Here we are:
We are in Belgium or in northern France, where bakers create a Christmas pastry that’s reminiscent of the shape of the baby Jesus himself! In the Southern Low Countries, is know also “bread of Jesus”.
This pastry, often called cougnou, cougnolle, coquille de Noël, or with other different regional names, seems to have originated in ancient Hainaut, and it is a sweet brioche, sometimes studded or decorated with raisins, chocolate chips, or sugar crystals.
Most often, it’s made of one large, elongated ball of dough in the center, with two smaller balls of dough on either end, giving the impression really of a swaddled baby.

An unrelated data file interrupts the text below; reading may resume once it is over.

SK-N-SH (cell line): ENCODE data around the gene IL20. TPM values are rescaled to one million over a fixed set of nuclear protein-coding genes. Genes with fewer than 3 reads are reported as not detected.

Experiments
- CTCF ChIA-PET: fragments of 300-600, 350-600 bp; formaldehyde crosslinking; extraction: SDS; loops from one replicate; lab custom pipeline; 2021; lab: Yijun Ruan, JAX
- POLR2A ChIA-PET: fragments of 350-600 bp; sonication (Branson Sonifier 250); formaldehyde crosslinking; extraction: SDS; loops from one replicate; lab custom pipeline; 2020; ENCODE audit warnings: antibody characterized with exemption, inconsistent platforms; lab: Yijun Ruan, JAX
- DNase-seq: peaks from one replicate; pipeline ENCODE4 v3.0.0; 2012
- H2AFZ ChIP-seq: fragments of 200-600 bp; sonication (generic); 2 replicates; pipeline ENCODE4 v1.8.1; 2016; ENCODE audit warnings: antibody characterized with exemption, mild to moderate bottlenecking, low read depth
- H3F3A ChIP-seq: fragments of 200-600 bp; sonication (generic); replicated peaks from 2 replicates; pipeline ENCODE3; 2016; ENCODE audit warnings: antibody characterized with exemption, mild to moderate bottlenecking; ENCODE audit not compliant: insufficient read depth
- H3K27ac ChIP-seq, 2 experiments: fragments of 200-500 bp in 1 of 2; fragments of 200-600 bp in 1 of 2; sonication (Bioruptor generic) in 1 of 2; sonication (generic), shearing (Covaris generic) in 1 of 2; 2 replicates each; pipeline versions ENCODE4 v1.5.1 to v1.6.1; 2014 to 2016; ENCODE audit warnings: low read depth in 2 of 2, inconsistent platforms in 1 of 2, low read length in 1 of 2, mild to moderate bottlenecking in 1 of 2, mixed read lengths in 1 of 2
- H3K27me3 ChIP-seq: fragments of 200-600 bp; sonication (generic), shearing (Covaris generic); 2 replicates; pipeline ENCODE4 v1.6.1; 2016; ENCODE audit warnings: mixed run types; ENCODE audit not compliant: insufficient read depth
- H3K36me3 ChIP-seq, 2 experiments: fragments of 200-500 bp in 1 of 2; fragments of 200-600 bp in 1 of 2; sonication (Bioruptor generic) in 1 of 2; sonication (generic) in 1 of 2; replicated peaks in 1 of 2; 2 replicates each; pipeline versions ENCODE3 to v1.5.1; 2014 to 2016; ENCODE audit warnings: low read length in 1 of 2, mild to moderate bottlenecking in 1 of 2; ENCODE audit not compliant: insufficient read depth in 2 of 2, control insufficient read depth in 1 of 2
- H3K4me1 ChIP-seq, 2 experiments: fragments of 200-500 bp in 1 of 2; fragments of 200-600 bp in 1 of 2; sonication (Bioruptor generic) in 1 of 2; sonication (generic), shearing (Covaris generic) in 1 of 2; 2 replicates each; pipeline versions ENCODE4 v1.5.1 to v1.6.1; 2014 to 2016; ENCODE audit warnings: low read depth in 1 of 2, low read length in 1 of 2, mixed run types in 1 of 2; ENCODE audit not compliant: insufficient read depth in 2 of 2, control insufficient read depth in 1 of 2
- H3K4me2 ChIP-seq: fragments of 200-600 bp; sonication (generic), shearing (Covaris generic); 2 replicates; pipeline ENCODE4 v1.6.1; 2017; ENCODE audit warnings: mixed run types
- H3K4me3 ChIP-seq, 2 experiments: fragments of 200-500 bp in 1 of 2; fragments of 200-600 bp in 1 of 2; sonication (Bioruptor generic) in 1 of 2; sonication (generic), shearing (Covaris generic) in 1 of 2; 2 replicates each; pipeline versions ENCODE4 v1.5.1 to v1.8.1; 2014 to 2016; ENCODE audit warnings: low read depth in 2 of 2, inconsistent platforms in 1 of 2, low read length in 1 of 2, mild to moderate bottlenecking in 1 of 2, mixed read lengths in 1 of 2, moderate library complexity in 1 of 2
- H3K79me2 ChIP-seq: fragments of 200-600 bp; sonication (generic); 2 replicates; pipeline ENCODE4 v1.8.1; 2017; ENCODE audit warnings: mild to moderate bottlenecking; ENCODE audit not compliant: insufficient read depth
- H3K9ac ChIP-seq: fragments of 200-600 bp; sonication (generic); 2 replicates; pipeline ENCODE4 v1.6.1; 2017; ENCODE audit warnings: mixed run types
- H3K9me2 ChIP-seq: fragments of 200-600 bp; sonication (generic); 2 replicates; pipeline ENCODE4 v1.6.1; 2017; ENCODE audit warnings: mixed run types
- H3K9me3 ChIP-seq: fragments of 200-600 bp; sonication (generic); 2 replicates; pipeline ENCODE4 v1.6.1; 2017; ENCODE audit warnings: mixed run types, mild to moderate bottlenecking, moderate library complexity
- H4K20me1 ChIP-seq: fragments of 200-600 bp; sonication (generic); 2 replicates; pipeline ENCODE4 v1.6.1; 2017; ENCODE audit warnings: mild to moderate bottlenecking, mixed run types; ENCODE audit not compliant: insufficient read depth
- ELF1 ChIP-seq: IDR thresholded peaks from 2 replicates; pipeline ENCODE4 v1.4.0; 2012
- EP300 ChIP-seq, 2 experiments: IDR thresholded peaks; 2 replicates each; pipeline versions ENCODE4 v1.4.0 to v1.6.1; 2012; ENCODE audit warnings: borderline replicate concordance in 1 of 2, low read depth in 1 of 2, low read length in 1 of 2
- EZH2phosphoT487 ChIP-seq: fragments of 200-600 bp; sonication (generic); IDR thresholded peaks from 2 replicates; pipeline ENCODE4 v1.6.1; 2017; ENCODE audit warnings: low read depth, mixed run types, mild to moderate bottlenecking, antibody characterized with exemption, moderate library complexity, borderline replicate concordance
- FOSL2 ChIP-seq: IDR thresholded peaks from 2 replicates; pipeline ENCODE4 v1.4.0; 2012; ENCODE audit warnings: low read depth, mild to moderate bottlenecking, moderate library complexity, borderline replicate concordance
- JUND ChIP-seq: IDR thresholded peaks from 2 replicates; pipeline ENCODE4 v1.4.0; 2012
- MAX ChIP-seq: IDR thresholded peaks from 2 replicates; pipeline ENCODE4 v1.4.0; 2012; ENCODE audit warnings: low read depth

Sometimes it’s one long piece of soft dough with a baby made from sugar just in the middle, as if the pastry is a cradle.
Children often receive cougnou on Christmas Day with hot chocolate, and some Europeans remember once receiving it at school, along with an orange or other treat. In some regions it’s a delightful tradition that many people look forward to each year still today.